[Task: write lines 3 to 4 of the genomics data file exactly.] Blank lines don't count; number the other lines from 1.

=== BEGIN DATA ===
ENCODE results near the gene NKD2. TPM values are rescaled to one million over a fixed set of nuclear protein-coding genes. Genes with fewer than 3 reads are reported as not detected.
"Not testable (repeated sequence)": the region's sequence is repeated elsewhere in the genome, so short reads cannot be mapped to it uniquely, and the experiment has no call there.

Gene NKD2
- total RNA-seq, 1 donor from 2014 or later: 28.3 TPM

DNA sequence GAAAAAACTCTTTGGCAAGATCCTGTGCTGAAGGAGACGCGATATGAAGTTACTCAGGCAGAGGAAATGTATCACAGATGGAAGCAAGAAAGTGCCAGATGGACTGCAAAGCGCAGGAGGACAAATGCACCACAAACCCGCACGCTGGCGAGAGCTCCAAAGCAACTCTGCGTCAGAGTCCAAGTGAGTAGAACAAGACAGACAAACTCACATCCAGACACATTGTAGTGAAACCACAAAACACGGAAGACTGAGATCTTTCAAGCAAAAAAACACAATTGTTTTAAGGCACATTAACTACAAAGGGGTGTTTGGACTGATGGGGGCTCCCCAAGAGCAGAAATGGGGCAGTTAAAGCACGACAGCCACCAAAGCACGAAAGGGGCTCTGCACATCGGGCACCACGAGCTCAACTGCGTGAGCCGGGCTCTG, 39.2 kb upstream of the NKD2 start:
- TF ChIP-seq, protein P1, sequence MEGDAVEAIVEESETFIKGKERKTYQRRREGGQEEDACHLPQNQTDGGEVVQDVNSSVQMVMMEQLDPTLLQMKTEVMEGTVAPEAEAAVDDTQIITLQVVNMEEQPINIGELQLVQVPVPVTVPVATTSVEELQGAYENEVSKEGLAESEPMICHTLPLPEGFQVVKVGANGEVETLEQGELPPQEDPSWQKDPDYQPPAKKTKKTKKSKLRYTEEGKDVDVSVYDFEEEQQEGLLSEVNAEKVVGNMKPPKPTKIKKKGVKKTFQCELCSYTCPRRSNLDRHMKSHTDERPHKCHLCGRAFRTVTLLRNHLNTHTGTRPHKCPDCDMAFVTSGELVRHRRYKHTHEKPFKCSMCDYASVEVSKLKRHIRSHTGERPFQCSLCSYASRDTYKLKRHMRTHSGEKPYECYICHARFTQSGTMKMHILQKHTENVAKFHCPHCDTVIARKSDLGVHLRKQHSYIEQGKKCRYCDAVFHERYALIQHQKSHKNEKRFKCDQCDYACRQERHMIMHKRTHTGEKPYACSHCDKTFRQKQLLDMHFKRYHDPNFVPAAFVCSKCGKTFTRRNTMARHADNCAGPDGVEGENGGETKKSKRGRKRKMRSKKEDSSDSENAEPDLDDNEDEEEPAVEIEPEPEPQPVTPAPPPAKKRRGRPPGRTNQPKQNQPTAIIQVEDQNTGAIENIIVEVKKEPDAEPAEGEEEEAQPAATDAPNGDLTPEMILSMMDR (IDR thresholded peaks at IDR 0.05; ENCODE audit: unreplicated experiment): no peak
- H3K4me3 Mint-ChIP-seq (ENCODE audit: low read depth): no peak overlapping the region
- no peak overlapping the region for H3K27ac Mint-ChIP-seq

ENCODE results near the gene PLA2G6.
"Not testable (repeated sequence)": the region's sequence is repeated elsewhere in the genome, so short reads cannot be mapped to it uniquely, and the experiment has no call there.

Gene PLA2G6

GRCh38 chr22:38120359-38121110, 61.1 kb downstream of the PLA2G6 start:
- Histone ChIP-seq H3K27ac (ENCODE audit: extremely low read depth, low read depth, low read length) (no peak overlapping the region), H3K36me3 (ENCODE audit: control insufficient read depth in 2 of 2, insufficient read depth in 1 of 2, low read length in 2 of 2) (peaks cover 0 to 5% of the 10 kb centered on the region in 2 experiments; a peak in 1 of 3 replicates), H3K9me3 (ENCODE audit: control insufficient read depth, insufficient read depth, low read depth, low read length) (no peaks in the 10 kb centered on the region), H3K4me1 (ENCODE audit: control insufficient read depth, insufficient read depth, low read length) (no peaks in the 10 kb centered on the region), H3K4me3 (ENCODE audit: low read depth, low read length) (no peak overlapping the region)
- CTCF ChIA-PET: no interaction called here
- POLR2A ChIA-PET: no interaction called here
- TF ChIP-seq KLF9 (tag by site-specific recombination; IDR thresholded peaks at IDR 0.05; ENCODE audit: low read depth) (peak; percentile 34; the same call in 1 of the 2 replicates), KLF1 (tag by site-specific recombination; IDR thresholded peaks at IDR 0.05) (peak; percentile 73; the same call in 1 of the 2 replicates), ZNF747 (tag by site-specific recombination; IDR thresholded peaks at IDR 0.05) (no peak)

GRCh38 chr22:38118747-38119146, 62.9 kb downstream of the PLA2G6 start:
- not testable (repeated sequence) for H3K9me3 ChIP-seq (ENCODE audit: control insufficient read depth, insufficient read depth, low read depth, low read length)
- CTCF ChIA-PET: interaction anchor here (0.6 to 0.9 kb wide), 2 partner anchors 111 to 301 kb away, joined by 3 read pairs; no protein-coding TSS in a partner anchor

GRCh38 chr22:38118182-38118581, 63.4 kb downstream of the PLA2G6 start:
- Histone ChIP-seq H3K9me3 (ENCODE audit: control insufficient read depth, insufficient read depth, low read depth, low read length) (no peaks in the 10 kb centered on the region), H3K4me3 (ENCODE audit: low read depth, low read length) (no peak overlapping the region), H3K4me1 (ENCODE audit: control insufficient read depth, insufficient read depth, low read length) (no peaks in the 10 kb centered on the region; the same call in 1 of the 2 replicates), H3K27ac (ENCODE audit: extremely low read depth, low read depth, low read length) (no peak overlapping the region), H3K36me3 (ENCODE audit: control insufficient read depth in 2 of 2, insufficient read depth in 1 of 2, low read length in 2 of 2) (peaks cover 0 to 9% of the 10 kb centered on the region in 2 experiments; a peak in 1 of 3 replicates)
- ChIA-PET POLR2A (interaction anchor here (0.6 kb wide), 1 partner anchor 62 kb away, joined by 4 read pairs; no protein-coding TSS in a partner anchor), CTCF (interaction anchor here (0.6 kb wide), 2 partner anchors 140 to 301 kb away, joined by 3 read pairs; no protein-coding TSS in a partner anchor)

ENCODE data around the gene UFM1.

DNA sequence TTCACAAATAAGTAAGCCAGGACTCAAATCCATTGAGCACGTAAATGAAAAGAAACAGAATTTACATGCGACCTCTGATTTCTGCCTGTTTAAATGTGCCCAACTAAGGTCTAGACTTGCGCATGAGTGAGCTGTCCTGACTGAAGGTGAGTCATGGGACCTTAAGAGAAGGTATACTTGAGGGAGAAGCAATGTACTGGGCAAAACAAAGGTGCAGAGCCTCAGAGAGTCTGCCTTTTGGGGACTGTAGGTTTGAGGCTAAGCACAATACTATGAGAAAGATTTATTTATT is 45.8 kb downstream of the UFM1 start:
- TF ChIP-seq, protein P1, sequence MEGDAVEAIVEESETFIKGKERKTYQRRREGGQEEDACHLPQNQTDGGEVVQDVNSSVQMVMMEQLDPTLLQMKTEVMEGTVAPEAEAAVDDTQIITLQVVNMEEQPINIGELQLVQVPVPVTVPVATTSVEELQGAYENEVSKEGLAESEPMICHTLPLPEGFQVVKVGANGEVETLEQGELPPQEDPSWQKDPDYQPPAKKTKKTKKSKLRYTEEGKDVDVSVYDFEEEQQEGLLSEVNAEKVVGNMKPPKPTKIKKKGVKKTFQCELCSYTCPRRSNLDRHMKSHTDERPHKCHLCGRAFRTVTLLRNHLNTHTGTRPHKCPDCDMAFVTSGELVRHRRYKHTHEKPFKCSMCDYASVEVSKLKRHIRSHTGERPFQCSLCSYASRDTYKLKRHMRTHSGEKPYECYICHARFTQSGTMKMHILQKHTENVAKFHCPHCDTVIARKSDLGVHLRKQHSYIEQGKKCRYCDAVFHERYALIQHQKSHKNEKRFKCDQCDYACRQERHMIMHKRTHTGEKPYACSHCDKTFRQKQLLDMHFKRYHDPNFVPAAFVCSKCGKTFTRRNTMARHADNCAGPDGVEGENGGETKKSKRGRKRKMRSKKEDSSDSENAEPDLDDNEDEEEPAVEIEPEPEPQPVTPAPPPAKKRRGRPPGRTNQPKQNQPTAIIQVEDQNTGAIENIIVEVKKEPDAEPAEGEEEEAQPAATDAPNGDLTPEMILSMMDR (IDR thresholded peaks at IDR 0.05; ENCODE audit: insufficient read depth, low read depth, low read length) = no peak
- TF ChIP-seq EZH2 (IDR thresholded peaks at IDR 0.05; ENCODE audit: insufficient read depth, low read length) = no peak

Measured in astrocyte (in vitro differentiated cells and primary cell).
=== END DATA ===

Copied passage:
Gene NKD2
- total RNA-seq, 1 donor from 2014 or later: 28.3 TPM